NE Scotland, Orkney & Shetland

Aberdeen medical students get taste of GP role

GP talking to patient Image copyright Getty Images

A new project has been developed to allow first-year medical student in Scotland to watch GP consultation for the first time.

Previously, trainee doctors had to wait up to four years to experience the consultation room.

GP Live was developed by Aberdeen University and uses streaming software to enter the consultation room.

Researchers hope it will encourage more students to join general practice and help ease a recruitment crisis.

The software will stream consultations just moments after they happen in an effort to give students a flavour of life as a GP.

The system utilises one of the University's Digitally Enhanced Learning Spaces (DELS), where students can engage in interactive learning with the aid of 55-inch display screens and state-of-the-art web conference tools.

It was developed by Dr John McKeown, a senior clinical lecturer and GP at Cults Medical Group in Aberdeen.

He said: "The biggest appeal for students is that they are seeing consultations that are almost live, and this adds a sense of immediacy that appeals to students who have grown up in an era where digitisation has made learning far more interactive.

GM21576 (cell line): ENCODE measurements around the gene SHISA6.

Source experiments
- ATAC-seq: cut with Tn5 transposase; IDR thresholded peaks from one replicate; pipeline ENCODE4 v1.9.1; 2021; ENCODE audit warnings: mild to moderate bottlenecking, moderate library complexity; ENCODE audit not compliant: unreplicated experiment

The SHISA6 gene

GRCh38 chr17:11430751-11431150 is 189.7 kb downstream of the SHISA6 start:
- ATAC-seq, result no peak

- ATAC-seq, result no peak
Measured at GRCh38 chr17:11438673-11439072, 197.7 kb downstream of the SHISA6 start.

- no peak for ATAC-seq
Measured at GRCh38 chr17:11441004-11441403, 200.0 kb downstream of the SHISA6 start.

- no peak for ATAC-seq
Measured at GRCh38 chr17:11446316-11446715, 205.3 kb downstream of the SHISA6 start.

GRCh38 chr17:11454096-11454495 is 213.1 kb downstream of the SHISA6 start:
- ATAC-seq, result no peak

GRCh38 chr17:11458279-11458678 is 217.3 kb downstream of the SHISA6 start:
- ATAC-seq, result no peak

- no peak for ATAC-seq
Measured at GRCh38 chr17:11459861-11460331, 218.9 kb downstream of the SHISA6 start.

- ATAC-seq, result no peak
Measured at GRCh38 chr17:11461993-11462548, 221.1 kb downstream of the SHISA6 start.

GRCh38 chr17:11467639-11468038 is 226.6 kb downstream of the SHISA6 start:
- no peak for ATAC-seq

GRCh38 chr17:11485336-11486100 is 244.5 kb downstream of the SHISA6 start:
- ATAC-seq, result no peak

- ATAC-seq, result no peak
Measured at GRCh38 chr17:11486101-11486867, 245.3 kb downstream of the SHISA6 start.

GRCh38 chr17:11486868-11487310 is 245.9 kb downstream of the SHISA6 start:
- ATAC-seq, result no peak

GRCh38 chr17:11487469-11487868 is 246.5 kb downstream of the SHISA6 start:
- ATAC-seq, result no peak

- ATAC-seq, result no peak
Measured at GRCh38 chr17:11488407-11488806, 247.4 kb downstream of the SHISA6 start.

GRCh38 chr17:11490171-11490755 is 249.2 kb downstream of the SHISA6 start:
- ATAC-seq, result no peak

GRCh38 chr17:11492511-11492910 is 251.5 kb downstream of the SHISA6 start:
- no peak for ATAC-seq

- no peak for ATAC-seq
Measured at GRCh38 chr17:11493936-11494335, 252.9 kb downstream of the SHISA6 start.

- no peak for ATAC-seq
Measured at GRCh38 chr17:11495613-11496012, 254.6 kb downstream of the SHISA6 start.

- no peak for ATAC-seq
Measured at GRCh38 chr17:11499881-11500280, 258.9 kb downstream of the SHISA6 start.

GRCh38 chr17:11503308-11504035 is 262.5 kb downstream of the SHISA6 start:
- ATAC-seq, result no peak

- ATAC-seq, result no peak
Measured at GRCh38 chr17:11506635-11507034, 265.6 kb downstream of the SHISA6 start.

"We aim to make the sessions as engaging as possible by discussing the GP's approach while the consultation takes place - for example how they communicate, the direction that they take the consultation, and of course their recommended course of action."

Range of skills

Dr McKeown said that one of the main benefits of the system was that students and lecturers would be able to discuss consultations that have taken place at a variety of practices, where the issues could be very different.

He added: "This means that students get a real insight into the challenges facing GPs who might operate in less affluent areas, or in remote rural locations.

"The system also allows us to work through a number of different consultations in succession, which very much mimics a typical morning for a GP.

"This allows us to see the range of skills - interpersonal, diagnostic and otherwise - that they bring to a normal working day."

Dr McKeown said that by the time current first year students graduated there would be a pressing need for new GPs in Scotland.

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